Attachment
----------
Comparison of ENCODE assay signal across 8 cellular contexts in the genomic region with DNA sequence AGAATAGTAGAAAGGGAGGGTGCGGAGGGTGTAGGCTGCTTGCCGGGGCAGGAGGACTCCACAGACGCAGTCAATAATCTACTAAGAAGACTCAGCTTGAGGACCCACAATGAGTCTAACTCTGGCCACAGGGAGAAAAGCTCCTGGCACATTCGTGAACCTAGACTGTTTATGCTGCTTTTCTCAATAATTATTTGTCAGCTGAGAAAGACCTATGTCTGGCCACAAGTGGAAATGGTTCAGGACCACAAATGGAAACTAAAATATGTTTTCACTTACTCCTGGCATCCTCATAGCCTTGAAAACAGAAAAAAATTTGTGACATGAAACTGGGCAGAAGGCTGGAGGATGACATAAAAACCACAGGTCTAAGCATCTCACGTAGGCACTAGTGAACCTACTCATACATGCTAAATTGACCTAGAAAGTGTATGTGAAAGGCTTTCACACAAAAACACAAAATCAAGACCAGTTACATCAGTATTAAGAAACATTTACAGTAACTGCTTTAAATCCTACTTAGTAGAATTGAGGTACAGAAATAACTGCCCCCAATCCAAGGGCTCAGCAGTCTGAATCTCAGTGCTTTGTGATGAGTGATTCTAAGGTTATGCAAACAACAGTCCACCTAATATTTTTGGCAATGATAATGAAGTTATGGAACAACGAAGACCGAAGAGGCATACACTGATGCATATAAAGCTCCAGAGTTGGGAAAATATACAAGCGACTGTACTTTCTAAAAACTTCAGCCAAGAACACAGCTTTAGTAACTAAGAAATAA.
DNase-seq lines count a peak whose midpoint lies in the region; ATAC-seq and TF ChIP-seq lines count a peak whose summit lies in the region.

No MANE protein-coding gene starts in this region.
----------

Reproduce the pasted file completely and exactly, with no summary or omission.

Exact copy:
Comparison of ENCODE assay signal across 8 cellular contexts in the genomic region with DNA sequence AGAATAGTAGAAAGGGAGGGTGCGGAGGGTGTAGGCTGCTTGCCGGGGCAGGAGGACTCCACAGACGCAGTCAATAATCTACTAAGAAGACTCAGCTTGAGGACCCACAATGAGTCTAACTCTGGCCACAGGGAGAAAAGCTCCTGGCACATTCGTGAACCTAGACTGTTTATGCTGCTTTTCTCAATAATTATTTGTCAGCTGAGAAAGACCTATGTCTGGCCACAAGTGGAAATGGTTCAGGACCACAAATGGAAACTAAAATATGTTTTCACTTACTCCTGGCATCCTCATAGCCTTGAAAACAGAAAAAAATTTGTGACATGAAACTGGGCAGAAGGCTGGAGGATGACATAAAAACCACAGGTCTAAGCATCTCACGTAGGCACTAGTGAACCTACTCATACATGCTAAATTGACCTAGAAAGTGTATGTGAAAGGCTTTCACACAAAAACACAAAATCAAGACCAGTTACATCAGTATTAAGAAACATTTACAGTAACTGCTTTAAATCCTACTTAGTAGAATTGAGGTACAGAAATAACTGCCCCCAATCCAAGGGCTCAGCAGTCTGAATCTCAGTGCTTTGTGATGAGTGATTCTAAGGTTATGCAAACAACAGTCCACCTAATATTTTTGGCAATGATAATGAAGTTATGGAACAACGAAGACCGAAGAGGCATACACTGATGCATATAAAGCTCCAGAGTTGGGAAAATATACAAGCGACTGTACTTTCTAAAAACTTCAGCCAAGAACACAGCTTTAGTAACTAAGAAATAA.
DNase-seq lines count a peak whose midpoint lies in the region; ATAC-seq and TF ChIP-seq lines count a peak whose summit lies in the region.

No MANE protein-coding gene starts in this region.